Author's Latest Posts


Testing For Electromagnetic Compliance Without An Anechoic Chamber


You can't sell an electronic product without getting CE or FCC (or equivalent) certification. In fact, for medical devices and aerospace, the requirements are even stricter. This doesn't just apply to obvious electronic products like laptops or automotive ECUs (electronic control units). It even applies to household goods like washers and dryers. Furthermore, this isn't just some sort of nice-t... » read more

One SerDes Solution Doesn’t Fit All


Way back in the 1960s, E. Rent, who was working at IBM at the time, noticed a connection between the number of pins P on integrated circuits being used and the number of gates G on the integrated circuits. It was a power law, where the number of pins was cGR where c and R are constants. Actually, traditionally a Greek rho is used instead of R. It usually has a value between 0.5 and 0.8. If R... » read more

OIP Ecosystem Forum 2020


Last Tuesday was the virtual TSMC OIP Ecosystem Forum. Apart from being virtual, the format was similar to the usual. Cliff Hou, Senior Vice President of Technology Development, opened the day with a summary of where everything is in the ecosystem around each of the new processes. There were then three keynotes by the leaders of the three big EDA companies. That was followed by more technical ... » read more

Accellera Tackles Functional Safety


During DAC, Accellera had a workshop about functional safety. In case you don't know, Accellera has a relatively new working group (WG) on Functional Safety. The chair is Cadence's Alessandra Nardi, who coincidentally also received the Marie Pistilli Award for Women in EDA during DAC (you can read more about that in my post Alessandra Nardi Receives Marie Pistilli Award for Women in EDA). But ... » read more

New Design For Trusted Data


Recently, I wrote about Fully Homomorphic Encryption (FHE from now on) which I think is going to be something big that you will hear lots about in the future. Here's the reason I think it is going to be big. The people who care the most about security, such as financial institutions, governments, and companies with huge amounts of valuable data (such as semiconductor companies, or social m... » read more

Models Built With Water


A couple of years ago I wrote a post using the famous quote by statistician George Box: All Models Are Wrong; Some Are Useful. In that post, I discussed paper and plastic airplanes, but mostly I talked about modeling in computers, and especially what I call the "digital illusion." The digital illusion is the idea that signals in digital chips are ones and zeros, with timing, and not analog vol... » read more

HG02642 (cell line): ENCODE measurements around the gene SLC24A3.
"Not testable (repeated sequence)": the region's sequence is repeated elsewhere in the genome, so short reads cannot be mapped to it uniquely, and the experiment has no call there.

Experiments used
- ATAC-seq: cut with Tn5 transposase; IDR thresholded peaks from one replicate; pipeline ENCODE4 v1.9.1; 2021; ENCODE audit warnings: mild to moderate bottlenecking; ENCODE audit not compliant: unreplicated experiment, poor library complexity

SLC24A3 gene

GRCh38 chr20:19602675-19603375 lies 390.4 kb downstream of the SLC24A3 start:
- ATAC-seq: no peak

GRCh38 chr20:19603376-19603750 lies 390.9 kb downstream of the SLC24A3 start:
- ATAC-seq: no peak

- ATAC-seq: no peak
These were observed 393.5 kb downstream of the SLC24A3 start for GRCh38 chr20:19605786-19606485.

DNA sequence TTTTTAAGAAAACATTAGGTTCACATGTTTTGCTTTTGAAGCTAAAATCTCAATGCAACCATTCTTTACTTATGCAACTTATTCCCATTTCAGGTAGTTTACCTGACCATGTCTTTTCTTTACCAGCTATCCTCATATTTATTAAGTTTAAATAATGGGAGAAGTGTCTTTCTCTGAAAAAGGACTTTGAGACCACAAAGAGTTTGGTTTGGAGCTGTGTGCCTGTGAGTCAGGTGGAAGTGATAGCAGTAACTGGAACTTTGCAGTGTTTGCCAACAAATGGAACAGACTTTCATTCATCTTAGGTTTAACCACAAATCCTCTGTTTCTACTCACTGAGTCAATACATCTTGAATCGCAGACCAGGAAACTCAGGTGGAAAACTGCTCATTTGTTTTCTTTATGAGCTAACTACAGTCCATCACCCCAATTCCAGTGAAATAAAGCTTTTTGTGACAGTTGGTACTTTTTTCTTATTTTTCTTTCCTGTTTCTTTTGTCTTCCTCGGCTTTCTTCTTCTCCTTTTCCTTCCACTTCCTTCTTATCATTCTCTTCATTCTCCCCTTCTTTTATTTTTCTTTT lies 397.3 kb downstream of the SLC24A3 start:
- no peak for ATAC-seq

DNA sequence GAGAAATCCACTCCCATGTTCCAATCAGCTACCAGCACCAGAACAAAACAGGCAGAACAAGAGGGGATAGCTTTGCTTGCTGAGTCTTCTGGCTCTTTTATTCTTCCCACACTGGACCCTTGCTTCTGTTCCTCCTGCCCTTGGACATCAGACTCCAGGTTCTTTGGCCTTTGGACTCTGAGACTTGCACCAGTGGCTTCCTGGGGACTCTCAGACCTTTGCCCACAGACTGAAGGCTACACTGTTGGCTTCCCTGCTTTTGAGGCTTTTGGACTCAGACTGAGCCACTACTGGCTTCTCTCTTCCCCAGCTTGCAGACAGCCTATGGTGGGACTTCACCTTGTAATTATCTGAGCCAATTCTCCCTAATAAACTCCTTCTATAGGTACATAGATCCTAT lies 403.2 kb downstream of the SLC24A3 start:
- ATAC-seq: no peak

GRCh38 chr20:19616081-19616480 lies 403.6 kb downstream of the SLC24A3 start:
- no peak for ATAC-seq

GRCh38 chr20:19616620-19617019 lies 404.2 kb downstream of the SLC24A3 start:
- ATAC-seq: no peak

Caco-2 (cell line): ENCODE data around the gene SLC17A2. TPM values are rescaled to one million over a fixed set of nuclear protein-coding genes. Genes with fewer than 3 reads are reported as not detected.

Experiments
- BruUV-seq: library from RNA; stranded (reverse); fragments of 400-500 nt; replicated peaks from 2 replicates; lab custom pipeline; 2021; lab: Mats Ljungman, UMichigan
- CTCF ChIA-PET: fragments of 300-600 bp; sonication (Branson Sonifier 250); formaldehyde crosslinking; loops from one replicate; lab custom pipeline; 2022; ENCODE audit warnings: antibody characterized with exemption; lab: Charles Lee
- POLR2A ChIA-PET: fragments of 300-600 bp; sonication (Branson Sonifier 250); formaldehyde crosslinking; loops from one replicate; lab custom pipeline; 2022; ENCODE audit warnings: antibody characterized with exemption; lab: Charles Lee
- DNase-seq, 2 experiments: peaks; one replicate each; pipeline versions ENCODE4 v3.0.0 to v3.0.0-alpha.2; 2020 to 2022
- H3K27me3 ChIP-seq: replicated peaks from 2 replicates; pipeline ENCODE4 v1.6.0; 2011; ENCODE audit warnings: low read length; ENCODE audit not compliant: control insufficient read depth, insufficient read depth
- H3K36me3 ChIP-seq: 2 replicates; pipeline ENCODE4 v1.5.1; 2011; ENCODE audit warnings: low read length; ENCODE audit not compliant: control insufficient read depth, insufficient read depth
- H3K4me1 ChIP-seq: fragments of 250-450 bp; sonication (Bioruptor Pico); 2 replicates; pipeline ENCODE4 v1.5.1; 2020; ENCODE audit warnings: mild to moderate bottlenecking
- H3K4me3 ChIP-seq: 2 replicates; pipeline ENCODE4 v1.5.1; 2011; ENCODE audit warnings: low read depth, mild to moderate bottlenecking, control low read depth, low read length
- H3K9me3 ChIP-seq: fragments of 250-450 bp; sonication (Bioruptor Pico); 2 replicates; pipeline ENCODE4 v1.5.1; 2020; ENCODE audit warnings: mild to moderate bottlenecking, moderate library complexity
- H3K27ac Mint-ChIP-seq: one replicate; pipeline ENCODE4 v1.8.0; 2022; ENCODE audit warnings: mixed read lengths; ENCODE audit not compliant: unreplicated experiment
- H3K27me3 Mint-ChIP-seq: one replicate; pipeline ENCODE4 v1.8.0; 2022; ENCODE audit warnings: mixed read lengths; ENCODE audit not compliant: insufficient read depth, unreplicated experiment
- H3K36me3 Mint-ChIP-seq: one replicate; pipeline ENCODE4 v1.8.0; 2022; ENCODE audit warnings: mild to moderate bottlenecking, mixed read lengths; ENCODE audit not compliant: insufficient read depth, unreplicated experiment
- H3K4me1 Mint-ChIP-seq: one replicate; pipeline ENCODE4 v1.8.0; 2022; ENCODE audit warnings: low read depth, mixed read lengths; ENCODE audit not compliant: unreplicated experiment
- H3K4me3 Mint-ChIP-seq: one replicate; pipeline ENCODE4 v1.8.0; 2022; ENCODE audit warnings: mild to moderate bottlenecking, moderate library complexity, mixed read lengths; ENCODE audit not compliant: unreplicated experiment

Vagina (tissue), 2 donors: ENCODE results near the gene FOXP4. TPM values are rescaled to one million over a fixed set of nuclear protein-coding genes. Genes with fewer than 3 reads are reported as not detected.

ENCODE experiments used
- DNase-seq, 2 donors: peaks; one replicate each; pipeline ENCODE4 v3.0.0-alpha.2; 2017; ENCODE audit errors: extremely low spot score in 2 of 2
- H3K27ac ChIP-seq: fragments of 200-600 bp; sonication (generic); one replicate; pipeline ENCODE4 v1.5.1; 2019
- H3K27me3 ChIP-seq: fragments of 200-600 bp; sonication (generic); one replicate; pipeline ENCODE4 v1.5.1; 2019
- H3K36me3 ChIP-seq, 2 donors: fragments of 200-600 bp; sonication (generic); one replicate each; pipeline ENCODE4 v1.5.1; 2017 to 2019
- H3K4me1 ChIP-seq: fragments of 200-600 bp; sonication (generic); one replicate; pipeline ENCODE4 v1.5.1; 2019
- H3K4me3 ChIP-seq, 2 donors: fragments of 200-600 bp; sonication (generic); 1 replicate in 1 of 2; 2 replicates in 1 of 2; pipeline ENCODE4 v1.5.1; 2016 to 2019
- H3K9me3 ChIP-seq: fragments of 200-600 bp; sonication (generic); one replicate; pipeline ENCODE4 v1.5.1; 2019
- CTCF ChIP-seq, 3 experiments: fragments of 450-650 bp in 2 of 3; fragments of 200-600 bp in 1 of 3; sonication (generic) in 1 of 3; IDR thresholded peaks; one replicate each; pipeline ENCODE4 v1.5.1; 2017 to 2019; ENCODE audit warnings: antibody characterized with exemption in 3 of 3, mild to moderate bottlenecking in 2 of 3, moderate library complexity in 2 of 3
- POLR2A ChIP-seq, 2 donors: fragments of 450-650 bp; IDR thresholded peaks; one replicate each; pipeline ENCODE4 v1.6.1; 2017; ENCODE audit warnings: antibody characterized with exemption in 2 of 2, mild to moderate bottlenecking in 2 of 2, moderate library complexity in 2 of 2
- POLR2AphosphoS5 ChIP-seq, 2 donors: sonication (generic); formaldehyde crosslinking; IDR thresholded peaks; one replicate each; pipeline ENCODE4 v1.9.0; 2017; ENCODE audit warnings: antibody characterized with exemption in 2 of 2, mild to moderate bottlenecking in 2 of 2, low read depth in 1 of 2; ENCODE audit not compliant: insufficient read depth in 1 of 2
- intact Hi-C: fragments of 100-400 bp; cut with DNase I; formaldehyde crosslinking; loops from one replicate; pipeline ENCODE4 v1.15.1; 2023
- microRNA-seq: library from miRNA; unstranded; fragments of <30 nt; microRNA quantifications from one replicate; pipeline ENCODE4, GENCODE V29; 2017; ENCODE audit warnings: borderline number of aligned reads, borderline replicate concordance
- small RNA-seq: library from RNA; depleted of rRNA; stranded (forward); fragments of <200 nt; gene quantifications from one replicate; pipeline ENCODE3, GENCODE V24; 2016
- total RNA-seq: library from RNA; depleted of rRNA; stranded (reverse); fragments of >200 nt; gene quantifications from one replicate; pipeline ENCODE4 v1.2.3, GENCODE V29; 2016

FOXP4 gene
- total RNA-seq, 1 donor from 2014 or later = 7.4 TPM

AI Drives A New Wave For Semiconductors


In Cadence's recent earnings call, Lip-Bu Tan, our CEO, talked about the five waves that are hitting us simultaneously. Here's what he said: First of all, I'm excited about this industry, because it's very unusual to have five major waves happening at the same time. You have the AI machine learning wave and you have 5G is starting to deploy and then you have the hyperscale guy, the really mas... » read more

A New EDA Paradigm Emerges In Computational Software


Cadence has a new white paper out on Computational Software. I've written on these topics before, most recently in the posts: Computational Software System Analysis: Computational Software at Scale To set the scene, here is the abstract from the white paper: Electronics technology is evolving rapidly, becoming pervasive in our lives. There are more smartphones in use than there a... » read more

Penetration Tests, Prison Security, And Mothers


There is always an interesting sounding presentation at RSA that looks like it might be a good blog post topic just based on the title. This year it was "I Had My Mom Break Into A Prison Then We Had Pie" by John Strand of Black Hills Information Security. A pen test is short for a penetration test. They can take various forms from trying to log in to a system they shouldn't, to trying to g... » read more

Moore And More


For more than 50 years, the semiconductor industry has enjoyed the benefits of Moore's Law — or so it seemed. In reality, there were three laws rolled up into one: Each process generation would have a higher clock speed at the same power. This was not discovered by Moore, but by Dennard, who also invented the DRAM. Process generations continue to get faster and lower power, but the power... » read more

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